Terry Gilliam Sees Future Through Familiar Eyes In 'The Zero Theorem'
Given that Terry Gilliam's The Zero Theorem first screened at the Venice Film Festival last year, it's absolutely coincidental that it's getting a theatrical release in the same season as the Stephen Hawking biopic, The Theory of Everything. Nevertheless, the confluence works well. Both are films about searches for a mathematical theory that will explain all existence — from its beginning in a big bang to, in Zero Theorem at least, its return to a black hole.
There are differences, of course: In Theory of Everything, the pursuit obsesses Hawking, whereas it brings Zero Theorem's Qohen (Christoph Waltz) only existential anguish about the meaninglessness of life. And while Theory of Everything stuffs the high-concept theorizing into a biopic form, where themes of love and family displace science and intellect, Zero Theorem attempts, at least, to place it in an equally thought-provoking dystopian scenario. Neither, however, avoids turning the search for the meaning of life, the universe and everything into a stale affair.
Zero Theorem is of a piece with the dystopian style of Gilliam's Brazil and 12 Monkeys. Qohen crunches "entities" (the next evolution of numbers, it seems) at a company called Mancom under the careful watch of a peppy supervisor (David Thewlis) and a CEO-of-sorts called Management (Matt Damon). Because he's a neurotic mess and has been waiting for years on a potentially life-changing phone call, Qohen requests to work from home, and Management eventually allows him the privilege once he realizes that Qohen is the perfect man to continue the search for his theory of existence.
Zero Theorem sticks closely to Qohen throughout. When he spends a year indoors working on Management's project — escapades into virtual reality with the flirtatious Bainsley (Mélanie Thierry) notwithstanding — we don't leave his home either. In such confinements, Gilliam's often disorienting, tilted shots serve to get us into Qohen's own discombobulated mindset.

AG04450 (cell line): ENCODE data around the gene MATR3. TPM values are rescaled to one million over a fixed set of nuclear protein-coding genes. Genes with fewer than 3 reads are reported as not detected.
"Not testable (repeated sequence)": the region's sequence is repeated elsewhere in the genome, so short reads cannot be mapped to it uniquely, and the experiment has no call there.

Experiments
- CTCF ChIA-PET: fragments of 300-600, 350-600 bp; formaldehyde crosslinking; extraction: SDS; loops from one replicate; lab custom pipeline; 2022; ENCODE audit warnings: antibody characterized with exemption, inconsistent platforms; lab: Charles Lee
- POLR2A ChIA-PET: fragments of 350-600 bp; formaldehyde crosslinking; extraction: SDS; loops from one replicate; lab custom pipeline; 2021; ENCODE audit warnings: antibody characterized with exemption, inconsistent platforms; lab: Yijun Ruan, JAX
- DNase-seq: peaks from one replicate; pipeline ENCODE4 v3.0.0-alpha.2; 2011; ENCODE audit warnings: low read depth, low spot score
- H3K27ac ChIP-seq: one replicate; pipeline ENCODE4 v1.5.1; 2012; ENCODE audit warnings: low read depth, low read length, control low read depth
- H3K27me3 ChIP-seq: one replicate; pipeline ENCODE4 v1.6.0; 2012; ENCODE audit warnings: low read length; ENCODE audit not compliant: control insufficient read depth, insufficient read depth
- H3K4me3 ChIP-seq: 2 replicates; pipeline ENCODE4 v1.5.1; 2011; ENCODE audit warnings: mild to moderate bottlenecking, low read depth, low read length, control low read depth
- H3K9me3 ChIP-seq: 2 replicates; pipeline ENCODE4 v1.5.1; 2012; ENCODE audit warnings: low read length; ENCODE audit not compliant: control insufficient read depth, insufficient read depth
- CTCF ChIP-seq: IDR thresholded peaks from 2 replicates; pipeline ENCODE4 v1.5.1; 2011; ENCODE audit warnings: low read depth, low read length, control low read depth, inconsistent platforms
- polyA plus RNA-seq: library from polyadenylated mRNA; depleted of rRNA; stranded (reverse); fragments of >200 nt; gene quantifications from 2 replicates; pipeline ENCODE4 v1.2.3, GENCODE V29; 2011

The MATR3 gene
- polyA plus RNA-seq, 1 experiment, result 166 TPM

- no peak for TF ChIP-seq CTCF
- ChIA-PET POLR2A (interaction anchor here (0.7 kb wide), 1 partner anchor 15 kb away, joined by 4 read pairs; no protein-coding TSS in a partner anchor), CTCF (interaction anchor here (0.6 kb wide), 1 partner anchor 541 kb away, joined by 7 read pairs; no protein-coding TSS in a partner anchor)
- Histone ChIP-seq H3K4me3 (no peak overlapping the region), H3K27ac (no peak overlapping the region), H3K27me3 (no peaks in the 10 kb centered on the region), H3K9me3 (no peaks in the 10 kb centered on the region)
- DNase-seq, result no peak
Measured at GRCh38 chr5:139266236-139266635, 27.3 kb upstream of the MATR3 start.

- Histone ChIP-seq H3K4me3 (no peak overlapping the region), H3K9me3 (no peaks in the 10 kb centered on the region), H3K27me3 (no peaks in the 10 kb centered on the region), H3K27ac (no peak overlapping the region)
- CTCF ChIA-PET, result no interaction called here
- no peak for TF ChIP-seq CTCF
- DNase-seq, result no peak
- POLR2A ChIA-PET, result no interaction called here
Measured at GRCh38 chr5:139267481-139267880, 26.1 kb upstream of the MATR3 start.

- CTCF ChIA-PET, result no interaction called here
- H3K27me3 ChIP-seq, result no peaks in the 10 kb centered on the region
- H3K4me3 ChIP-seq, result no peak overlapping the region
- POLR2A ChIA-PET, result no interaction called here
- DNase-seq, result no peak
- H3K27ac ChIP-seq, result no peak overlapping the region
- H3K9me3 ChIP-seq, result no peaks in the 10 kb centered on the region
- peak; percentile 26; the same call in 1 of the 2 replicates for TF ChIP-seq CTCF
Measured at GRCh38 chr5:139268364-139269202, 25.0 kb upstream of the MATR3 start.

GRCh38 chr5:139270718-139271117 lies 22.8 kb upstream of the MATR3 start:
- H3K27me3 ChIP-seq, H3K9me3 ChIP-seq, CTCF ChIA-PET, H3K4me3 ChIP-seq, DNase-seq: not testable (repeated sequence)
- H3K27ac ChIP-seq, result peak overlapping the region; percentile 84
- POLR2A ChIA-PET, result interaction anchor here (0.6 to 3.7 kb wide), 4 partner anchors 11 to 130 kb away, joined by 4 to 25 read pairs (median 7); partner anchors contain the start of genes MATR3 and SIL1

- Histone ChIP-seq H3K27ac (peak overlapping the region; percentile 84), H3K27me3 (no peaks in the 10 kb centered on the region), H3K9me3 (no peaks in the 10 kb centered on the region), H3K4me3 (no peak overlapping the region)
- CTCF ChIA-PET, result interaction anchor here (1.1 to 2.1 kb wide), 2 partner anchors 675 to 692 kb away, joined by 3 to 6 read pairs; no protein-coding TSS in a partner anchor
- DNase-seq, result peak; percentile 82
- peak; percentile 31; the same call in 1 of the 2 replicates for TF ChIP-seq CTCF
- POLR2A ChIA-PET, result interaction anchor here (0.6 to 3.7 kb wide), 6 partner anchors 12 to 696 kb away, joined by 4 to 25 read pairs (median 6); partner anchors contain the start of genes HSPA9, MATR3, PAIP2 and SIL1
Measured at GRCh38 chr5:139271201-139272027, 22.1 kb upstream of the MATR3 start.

But for the most part, Gilliam's visual eye drowns out his actor's performances, and in this case the effect is marred by a distinct familiarity to his imagined world. Two thugs who occasionally come by Qohen's house seem fashioned after Jumanji's Van Pelt, while Tilda Swinton, playing Qohen's therapist, puts on a near-identical performance to her recent turn in Snowpiercer.
That film, in fact, offers a telling contrast to Zero Theoremsince, despite a flawed script, it succeeded at creating a series of varied and dazzling visual set pieces. Zero Theorem offers what by now is the standard cultural vision of an unappealing future: a mix of futuristic lights and screens (every street looks like Times Square) and preserved remnants of the past (Qohen lives in a dazzling abandoned church); a contrast between pristine, expensive technology and dirty, cluttered streets.
Similarly, much of Gilliam's social commentary amounts to, for better or worse, a common sort of foreshadowing. There's an irony to that, of course, and it sinks in by the end of Zero Theorem as Gilliam hammers home his points. Over-commodification, the overreaching powers of corporations, the isolation engendered by technology — all these remain real causes for concern. Yet a film like Zero Theorem makes you consider that, if things ever get as bad as Gilliam envisions, we will have grown numb to the warnings.
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